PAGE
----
Why is CROSS APPLY so slow? Part 1: Function Call Overhead

by | Dec 5, 2013



This is the first article in a series about improving the performance of SQL Server functions.

Functions add overhead. They have many benefits, including flexibility and maintainability, but they come at a cost of reduced performance. This is a simple truth everywhere in computer programming.

You’ll notice this performance problem with CROSS APPLY more than you do elsewhere for two reasons:

  1. The overhead in SQL Server is larger than it is in other languages; and
  2. In CROSS APPLY the function gets called over and over again, once per row.

Even the most trivial SQL Server function add significant delays.

CREATE FUNCTION [dbo].[Ufndouble]  (@in INT)returns @returntable TABLE ([doubled] INT )AS


INSERT @returntable


SELECT @in * 2


This is an entirely trivial function, that runs no SQL of its own. It will still be very costly. We need a data set, here’s a simple one:

DECLARE @start INT = 1; 

DECLARE @end INT = 1E5; 

WITH numbers AS (SELECT @start AS number UNION ALL

SELECT number + 1

FROM   numbers

WHERE  number @end)

SELECT number

INTO   numbertable

FROM   numbers

OPTION (maxrecursion 0);

Now we’ll run our function, and the equivalent statement without the function:

SELECT number, number * 2

FROM   numbertable

SELECT t.number, f.doubled

FROM   numbertable AS t

CROSS APPLY [dbo].Ufndouble(t.numberAS f

Finally, we ask the database how much work it did:

SELECT t.text, max_worker_time, max_logical_writes, max_logical_reads, max_elapsed_time

FROM sys.dm_exec_query_stats s

CROSS APPLY sys.Dm_exec_sql_text (s.sql_handle) t



ORDER  BY t.text

Query Result Set

The function version was eight times slower and did 10,000 times more IO. Per call the function overhead was 10 logical IO and 38 milliseconds. I ran this on an idle server with lots of free RAM. In my experience, this test understates the delay incurred by even trivial functions.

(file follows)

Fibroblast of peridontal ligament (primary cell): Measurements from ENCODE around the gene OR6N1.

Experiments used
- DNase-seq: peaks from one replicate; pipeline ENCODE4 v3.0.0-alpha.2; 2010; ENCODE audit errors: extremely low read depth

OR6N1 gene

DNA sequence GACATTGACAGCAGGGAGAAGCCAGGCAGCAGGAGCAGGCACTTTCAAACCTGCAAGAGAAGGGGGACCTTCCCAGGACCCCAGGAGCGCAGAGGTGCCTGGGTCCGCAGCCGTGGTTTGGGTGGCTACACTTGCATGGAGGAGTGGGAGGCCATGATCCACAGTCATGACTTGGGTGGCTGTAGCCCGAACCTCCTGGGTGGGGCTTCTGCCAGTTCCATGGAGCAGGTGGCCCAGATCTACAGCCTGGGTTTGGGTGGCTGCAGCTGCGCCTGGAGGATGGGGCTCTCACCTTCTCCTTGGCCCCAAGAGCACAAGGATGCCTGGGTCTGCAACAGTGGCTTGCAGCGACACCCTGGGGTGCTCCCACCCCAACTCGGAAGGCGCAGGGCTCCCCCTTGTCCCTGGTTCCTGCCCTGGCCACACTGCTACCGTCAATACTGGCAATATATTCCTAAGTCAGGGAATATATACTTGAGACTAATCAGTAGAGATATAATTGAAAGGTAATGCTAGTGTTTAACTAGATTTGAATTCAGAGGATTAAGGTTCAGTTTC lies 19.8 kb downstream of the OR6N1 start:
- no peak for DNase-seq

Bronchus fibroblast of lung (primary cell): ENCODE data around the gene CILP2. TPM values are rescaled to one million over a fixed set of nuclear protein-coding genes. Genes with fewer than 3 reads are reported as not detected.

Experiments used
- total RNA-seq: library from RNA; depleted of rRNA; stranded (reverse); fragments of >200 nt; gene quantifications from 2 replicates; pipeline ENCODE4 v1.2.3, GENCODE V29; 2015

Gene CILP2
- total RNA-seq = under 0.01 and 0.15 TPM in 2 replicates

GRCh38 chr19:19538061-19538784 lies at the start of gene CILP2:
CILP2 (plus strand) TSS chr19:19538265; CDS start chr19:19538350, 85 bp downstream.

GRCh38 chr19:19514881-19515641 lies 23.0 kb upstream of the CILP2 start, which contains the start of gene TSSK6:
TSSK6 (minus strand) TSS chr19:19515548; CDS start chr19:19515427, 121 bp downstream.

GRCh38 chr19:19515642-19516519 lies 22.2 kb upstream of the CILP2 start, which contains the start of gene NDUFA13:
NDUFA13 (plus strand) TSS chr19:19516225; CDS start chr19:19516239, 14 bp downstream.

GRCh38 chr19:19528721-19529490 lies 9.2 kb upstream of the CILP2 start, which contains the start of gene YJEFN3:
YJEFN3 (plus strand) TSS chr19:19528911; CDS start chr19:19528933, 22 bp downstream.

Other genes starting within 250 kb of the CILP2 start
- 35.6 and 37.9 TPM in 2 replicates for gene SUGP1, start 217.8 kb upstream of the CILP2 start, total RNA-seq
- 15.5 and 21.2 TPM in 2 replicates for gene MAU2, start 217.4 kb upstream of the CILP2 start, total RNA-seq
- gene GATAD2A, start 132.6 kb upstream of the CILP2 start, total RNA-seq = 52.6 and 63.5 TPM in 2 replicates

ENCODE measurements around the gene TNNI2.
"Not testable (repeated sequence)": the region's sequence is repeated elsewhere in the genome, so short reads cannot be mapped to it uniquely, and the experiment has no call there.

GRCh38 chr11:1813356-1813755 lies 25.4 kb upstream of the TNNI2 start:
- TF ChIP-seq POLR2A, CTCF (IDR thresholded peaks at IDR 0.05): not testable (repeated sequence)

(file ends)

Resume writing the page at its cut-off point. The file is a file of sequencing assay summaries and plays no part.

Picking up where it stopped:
So the first way to improve the performance of CROSS APPLY is not to use it or functions where performance is important. When performance is the priority try to take the logic in the function and write it either directly into your SQL or into a VIEW. If you are concerned about code control and you need to run the function’s logic on different data sets, then you’ll want to generate the VIEWs automatically.

The remaining articles in this series are techniques for tuning CROSS APPLY functions in circumstances where VIEWs are not practical.


You can read Part 2 here and all of Steven’s blogs here

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  1. Chris Belakhoua

    You can inline your function and end up with the same performance:
    Create FUNCTION [dbo].[Ufndouble] (@in INT)
    returns TABLE AS
    RETURN (
    SELECT @in * 2 as doubled

  2. Steven Ensslen

    Chris is absolutely correct. Your first choice for putting code into your database should be views. When views fail you, which should be unusual, inline table valued functions, like the one Chris provided, are the next choice. There are however, algorithms that can’t be specified in this fashion. These are the ones that cause the biggest performance impact.

  3. Richard Lionheart

    The syntax highlighting used here is bad. All the different fonts and sizes makes the sql code hard to read 🙁

    • Bronwyn Scott

      Hi Richard. Thanks for letting us know! You’ll see that this blog was written back in 2013 so needed an update, hopefully the code is a bit easier to read now. Cheers, Bronnie.

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